- Esketamine (Johnson & Johnson)

Johnson & Johnson (NYSE: JNJ) is currently conducting a Phase 3 clinical trial with esketamine (27), an intranasal formulation of the S(+) enantiomer of ketamine for the treatment of MDD. J&J believes that esketamine has the rapid antidepressant effects of racemic (R,S)-ketamine without the nasty side effects. It is similar to the strategy that Dr. Zarate and colleagues at the NIMH took with the R-ketamine metabolite, (2R, 6R)-hydroxynorketamine (HNK), for their recent paper in Nature (28).

- d-methadone (Relmada Therapeutics)

Relmada Therapeutics (OTC: RLMD) is currently developing dextro-methadone, the d(+) enantiomer of racemic (d,l)-methadone. Methadone is a synthetic opioid analgesic used as an alternative to morphine and as a replacement for heroin in medically-supported maintenance or detoxification programs (29). Recent findings show that the analgesic effect of the molecule (µ-opioid receptor activity) stems from the levo-enantiomer, whereas the dextro-enantiomer has NMDA-receptor activity with low potential for addictiveness or psychological side effects (30).

In May 2016, Relmada released results from a preclinical study showing d-methadone has antidepressant-like effects similar to what has been seen recently with ketamine (31). Specifically, the company studied d-methadone in a well-validated rodent behavioral despair test, also known as the rat forced swim test (32). Results show that a single administration of d-methadone decreased the immobility of the rats compared to the vehicle, suggesting antidepressant-like activity larger than the effects of ketamine, also tested in the study.

- CERC-301 (Cerecor Inc.)

Cerecor Inc. (NASDAQ: CERC) is developing CERC-301, a selective NR2B antagonist of the NMDA receptor subunit. NMDA receptor channels are heteromers composed of the key receptor subunit, NR1, and one or more of the six subunits, NR2A, NR2B, NR2C, NR2C, NR3A, and NR3B. NR2B is the glutamate binding side of the NMDA receptor and important in synaptic signaling events and protein-protein interactions. The NR2B subunit is involved in modulating functions such as learning, memory processing, pain perception, and feeding behaviors, as well as many human disorders (33).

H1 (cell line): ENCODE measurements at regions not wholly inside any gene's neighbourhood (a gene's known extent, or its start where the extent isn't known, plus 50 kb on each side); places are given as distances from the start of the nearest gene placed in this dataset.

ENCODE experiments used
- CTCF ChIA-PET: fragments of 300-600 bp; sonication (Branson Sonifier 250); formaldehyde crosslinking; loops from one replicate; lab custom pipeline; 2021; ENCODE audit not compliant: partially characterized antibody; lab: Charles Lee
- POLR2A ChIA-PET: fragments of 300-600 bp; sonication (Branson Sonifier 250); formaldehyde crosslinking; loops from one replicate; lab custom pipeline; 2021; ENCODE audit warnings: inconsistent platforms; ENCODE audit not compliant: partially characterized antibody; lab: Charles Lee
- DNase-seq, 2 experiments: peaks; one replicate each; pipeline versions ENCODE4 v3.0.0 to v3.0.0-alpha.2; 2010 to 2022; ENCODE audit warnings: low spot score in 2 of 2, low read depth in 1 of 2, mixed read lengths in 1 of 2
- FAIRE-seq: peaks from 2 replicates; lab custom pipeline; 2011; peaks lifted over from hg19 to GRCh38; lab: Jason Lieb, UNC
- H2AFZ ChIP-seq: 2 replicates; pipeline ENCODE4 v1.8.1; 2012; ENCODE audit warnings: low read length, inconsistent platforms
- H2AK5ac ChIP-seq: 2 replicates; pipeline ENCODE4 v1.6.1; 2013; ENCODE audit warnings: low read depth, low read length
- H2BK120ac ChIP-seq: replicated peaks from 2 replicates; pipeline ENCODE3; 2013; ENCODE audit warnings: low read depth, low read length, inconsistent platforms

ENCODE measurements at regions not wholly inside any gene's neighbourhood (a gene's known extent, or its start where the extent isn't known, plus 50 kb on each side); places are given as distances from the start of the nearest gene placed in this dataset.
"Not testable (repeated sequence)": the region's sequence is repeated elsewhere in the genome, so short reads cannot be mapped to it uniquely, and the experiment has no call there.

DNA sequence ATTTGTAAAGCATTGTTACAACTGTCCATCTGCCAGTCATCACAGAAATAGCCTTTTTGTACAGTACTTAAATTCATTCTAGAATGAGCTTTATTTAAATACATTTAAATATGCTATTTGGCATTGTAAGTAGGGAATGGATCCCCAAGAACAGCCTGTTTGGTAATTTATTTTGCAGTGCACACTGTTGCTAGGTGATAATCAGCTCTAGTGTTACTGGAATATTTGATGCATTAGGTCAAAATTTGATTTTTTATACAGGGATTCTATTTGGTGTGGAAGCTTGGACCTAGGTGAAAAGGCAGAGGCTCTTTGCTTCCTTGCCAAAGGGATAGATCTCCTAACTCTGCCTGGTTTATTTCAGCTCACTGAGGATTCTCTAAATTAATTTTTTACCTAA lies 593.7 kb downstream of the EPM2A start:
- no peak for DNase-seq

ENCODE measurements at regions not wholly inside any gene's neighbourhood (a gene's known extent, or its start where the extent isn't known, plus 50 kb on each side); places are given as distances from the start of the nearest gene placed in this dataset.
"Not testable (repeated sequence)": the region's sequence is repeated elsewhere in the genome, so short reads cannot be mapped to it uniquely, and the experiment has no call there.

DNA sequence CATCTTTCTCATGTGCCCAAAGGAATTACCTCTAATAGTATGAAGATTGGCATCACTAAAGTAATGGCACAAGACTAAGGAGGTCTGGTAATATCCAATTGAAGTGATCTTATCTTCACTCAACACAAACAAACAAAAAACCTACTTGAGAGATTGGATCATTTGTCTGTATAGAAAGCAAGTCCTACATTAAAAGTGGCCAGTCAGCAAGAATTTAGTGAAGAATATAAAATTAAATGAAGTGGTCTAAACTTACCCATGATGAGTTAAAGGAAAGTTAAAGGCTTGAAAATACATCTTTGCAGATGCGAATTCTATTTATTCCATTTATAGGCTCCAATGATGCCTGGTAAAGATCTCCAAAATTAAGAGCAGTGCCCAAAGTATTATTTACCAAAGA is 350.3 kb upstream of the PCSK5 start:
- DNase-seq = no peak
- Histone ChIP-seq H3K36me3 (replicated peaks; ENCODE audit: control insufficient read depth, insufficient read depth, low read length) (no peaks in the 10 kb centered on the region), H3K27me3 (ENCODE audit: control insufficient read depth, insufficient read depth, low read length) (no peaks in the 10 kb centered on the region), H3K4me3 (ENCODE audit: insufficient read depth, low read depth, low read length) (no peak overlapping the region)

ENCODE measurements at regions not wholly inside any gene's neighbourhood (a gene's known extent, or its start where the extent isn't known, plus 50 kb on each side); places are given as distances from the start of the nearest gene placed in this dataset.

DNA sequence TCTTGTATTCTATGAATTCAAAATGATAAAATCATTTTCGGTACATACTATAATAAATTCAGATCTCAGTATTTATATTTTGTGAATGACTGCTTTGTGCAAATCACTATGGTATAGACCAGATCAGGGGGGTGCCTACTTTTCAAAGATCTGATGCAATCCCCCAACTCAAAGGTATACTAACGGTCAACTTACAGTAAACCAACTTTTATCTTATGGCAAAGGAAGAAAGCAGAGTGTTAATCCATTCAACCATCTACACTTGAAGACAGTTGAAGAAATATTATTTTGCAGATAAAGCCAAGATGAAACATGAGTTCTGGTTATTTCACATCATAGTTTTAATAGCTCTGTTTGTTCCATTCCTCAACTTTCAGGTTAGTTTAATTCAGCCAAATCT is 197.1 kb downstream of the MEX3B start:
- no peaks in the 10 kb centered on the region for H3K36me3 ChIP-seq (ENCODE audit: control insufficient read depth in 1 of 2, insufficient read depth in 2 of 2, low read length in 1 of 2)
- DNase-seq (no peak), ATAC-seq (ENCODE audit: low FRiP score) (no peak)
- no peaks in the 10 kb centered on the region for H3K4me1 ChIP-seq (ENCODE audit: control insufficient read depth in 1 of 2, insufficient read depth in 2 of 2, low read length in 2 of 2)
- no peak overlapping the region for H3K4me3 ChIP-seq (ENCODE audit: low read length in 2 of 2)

Merck initially developed CERC-301 (then called MK-0657) for the treatment of Parkinson’s disease, but the trial ultimately failed, and Merck discontinued development. At the time of the Parkinson's trial failure, a Phase 2 study in MDD was enrolling patients. Truncated results from the study show no significant improvement in patients receiving MK-0657 compared to placebo as assessed by the primary outcome measure (MADRS). However, MK-0657 was shown to improve depressive symptoms when assessed by the Hamilton Depression Rating Scale (HDRS) and the Beck Depression Inventory (BDI) (34). Cerecor has since acquired the asset from Merck and is pursuing development of CERC-301 as an adjunctive medication in patients with severe MDD who are not responding to current antidepressants.

- rapastinel (Allergan plc)